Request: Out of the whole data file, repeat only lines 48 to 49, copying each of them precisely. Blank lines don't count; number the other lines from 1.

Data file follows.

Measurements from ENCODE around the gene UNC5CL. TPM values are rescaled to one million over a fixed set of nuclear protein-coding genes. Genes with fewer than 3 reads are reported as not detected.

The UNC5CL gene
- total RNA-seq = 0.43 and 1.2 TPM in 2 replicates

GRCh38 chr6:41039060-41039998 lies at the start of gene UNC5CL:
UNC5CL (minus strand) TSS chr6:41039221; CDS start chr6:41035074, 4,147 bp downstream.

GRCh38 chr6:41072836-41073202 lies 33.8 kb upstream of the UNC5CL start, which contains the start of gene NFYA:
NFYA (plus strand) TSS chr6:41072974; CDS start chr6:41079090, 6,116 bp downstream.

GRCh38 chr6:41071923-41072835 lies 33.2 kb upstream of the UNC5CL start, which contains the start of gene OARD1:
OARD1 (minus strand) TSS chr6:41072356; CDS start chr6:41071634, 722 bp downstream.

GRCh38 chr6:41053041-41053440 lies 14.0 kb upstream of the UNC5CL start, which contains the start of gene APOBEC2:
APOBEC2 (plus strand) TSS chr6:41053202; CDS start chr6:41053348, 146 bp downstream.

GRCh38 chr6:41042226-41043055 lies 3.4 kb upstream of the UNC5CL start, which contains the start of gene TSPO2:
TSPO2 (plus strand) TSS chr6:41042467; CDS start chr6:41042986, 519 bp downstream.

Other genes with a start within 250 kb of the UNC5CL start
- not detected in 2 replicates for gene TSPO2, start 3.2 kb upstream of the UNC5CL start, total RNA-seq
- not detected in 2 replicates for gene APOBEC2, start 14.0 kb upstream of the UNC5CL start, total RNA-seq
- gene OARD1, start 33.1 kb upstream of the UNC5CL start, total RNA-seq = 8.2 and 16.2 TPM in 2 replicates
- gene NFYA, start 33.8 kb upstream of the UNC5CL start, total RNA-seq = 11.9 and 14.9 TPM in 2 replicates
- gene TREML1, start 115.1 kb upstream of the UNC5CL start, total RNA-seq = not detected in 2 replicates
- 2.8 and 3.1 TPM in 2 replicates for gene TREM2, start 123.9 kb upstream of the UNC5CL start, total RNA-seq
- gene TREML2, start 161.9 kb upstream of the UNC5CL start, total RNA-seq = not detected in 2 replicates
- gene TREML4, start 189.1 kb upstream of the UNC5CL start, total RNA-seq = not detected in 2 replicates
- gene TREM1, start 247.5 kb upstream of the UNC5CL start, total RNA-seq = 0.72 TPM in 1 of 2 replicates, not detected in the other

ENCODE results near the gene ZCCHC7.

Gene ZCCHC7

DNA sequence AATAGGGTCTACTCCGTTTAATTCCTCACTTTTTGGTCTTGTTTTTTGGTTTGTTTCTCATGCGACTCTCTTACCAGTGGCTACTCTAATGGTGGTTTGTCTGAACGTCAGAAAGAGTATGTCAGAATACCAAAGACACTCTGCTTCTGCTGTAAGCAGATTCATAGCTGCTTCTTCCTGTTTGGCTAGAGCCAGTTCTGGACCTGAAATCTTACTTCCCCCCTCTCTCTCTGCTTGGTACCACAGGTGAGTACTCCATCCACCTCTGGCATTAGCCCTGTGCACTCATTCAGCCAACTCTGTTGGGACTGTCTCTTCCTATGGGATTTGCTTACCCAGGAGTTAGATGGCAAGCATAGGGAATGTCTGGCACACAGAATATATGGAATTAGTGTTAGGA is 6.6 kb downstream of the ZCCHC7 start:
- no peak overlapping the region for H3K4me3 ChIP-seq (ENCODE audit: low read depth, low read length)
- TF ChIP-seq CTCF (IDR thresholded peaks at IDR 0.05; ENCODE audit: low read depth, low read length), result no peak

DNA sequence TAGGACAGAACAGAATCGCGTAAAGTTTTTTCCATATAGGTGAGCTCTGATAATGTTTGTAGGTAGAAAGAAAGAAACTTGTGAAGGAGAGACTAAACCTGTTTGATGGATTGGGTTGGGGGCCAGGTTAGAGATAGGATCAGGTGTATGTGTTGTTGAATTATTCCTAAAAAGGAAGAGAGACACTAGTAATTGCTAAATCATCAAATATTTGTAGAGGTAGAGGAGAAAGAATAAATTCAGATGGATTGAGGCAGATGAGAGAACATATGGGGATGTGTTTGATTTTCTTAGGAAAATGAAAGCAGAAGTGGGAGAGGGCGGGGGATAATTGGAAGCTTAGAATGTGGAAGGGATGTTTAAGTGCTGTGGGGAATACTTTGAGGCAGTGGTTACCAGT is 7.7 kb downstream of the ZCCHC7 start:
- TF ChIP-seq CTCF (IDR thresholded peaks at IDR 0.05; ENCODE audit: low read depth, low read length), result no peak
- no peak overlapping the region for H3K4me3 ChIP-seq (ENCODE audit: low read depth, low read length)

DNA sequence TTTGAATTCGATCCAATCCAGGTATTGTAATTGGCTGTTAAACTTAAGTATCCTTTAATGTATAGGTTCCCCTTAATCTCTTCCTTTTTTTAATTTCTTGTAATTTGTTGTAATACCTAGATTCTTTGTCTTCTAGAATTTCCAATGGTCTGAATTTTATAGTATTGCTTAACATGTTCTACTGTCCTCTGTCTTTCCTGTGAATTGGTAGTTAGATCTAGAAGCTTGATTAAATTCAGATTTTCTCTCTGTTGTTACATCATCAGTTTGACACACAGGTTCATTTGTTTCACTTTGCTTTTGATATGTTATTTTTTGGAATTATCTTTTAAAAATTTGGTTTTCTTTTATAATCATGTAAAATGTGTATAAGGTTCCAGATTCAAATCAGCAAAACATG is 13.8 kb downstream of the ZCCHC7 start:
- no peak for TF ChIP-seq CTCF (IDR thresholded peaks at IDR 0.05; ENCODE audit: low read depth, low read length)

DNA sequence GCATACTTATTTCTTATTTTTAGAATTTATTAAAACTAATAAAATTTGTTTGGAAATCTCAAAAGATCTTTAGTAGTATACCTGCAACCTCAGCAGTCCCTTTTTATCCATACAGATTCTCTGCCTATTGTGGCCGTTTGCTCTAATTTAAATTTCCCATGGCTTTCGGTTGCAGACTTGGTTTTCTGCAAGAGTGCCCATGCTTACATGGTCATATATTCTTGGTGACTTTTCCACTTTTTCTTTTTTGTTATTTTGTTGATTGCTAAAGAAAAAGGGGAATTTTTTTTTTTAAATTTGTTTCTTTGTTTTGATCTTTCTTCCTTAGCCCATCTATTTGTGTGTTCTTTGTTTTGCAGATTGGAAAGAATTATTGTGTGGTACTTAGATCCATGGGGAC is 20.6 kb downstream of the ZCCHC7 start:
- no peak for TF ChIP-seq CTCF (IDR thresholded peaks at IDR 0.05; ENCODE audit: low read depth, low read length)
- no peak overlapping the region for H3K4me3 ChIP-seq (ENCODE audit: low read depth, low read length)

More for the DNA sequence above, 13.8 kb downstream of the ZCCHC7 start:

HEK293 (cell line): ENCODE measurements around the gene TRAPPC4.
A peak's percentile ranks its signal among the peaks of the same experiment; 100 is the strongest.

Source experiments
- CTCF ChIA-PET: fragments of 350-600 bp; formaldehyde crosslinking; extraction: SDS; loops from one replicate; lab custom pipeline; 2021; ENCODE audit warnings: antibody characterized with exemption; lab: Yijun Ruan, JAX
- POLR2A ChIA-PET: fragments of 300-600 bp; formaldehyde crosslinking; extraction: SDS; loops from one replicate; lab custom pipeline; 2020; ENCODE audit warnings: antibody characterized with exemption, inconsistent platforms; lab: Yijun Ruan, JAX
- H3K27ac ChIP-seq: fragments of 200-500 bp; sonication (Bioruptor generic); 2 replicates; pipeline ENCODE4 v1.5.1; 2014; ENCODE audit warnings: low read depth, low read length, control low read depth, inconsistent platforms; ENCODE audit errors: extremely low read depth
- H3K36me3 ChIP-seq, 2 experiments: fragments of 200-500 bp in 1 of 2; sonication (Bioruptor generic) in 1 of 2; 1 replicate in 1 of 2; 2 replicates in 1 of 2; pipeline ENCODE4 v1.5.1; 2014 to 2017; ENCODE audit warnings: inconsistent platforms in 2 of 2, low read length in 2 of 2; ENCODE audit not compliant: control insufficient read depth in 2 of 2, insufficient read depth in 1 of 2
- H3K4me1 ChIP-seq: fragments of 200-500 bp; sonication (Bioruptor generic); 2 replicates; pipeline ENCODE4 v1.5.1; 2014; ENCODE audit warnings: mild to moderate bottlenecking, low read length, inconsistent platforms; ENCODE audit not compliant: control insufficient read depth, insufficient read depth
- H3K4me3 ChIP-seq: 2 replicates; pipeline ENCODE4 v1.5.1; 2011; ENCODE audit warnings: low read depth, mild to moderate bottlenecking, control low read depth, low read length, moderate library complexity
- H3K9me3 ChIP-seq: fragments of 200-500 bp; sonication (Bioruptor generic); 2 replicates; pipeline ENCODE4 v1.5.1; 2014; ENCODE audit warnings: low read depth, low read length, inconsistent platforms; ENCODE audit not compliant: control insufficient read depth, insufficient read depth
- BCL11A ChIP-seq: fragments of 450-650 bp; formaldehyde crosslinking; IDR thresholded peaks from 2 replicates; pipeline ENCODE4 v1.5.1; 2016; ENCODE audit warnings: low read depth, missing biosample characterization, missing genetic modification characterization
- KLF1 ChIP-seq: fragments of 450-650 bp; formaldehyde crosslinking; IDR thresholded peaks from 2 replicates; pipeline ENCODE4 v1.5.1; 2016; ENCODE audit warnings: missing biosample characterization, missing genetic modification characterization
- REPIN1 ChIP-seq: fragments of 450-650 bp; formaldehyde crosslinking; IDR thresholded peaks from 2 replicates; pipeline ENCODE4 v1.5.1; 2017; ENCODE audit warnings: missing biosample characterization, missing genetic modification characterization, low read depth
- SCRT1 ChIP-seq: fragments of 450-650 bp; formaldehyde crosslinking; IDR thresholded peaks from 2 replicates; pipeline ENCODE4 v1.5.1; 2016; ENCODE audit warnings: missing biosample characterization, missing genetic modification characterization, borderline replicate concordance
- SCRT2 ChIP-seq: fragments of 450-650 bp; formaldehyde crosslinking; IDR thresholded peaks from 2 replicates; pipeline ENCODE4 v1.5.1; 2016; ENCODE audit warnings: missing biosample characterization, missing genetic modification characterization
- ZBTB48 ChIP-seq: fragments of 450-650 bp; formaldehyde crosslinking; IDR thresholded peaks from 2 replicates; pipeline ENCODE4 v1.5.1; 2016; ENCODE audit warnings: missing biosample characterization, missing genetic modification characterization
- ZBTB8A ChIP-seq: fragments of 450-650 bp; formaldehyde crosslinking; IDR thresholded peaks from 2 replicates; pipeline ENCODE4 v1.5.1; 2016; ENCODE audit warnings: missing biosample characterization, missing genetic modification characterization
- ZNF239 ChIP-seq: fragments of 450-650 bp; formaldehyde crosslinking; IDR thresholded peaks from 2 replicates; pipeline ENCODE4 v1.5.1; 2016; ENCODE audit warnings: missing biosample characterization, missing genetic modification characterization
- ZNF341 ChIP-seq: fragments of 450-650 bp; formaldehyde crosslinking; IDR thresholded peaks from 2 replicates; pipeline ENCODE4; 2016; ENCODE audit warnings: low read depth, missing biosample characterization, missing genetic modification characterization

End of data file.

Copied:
- BCL11A ChIP-seq: fragments of 450-650 bp; formaldehyde crosslinking; IDR thresholded peaks from 2 replicates; pipeline ENCODE4 v1.5.1; 2016; ENCODE audit warnings: low read depth, missing biosample characterization, missing genetic modification characterization
- KLF1 ChIP-seq: fragments of 450-650 bp; formaldehyde crosslinking; IDR thresholded peaks from 2 replicates; pipeline ENCODE4 v1.5.1; 2016; ENCODE audit warnings: missing biosample characterization, missing genetic modification characterization